I really like the tv show this is based on, but this film went further than the first in losing sight of its main comedic purpose, I think. I would argue that a large part of the point of the TV show is to specifically highlight the sense of horrendous alienation many people feel as adolescents. Thus they're 'inbetweeners': they simply don't fit in with anyone in their community. This film seemed to just rely on cheap gross-out humour mostly: Will getting shit on his face and spewing everywhere, or Neil pissing on Simon. In the TV series, comedy of this sort derived not from the grossness of, say, Simon spewing on Carli's little brother or Neil pissing the bed at Tara's sister's house, but because of how utterly untenable the situations are socially: it's impossible to fathom how those situations could be resolved. The film also basically rehashes Simon's plot from the first film in bits with Jay and Will. Like the first film, this one also featured far less comic dialogue than the TV series. I was a bit disappointed with this.

Captain America: The Winter Soldier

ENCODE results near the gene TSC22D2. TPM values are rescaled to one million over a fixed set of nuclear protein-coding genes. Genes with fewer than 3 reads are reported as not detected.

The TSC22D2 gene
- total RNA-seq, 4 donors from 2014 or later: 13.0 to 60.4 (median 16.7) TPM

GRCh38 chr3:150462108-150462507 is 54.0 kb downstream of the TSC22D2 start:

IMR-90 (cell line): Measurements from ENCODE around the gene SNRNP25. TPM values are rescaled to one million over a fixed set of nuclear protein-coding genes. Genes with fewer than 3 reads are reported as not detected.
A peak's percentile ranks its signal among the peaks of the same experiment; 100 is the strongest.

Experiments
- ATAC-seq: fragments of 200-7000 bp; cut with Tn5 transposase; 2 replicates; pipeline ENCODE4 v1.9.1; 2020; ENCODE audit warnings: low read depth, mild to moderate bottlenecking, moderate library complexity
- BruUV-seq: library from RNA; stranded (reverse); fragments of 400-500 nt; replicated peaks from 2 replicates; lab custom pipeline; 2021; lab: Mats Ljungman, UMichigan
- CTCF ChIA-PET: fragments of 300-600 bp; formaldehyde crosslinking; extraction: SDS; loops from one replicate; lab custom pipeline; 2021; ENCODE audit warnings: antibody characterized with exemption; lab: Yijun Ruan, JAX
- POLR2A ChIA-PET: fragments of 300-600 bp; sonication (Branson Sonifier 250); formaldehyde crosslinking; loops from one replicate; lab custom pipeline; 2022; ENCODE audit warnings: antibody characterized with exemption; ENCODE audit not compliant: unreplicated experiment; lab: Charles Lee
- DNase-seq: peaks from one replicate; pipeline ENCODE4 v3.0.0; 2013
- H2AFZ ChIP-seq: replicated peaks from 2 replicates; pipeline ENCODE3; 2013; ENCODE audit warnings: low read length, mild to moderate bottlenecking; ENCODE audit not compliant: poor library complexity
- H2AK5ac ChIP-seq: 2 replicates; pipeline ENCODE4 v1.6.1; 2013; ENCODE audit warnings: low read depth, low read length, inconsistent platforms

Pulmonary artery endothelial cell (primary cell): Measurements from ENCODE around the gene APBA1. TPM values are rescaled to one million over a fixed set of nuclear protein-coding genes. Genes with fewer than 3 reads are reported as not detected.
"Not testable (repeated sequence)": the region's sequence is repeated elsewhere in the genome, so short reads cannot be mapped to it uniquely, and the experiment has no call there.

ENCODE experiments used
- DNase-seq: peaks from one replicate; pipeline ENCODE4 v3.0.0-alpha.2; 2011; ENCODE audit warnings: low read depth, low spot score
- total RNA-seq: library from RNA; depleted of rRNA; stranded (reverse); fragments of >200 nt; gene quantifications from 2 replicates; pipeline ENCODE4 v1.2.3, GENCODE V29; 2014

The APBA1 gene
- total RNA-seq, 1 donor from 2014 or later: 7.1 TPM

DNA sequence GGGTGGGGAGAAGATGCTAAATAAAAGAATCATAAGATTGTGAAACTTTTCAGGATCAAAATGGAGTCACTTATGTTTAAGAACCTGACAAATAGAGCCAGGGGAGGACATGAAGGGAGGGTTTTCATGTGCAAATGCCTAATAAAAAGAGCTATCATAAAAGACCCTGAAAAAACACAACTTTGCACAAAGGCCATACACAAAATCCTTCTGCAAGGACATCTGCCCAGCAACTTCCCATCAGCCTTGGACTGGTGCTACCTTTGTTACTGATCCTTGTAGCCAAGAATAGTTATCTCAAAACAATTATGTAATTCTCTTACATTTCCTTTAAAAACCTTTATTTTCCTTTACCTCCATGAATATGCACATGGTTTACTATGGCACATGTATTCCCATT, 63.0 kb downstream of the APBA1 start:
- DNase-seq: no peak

I have rewatched this film and I'm afraid to say that I just don't think it's that good. My opinion hasn't really changed since my review. The film's plot tries to do too much - it really undersells the idea of Steve discovering that his best friend is still alive, but brainwashed - the action scenes are repetitious and there are way too many main characters, as if they didn't feel that Chris Evans could carry the film on his own (even though he'd to a significant extent managed as a main protagonist in the first one). They needed to focus on SHIELD and the other Marvel characters like Nick Fury a lot less, drop HYDRA completely and focus on the personal story of Cap in my opinion. I would have even probably shunted Bucky into a later film, because his resurrection so soon lacks impact. The satirical content of this film is also rather thin, in my opinion: yes, surveillance is bad, but it's much more confronting to be spied upon by your own government than by a conspiracy of evil people who've infiltrated your government, because it reduces the complexity of the issue. Even if we argue that our politics have been infiltrated by authoritarian nut-jobs, we need to understand why, not just characterise it as an "evil conspiracy." This film could have been much better in my opinion.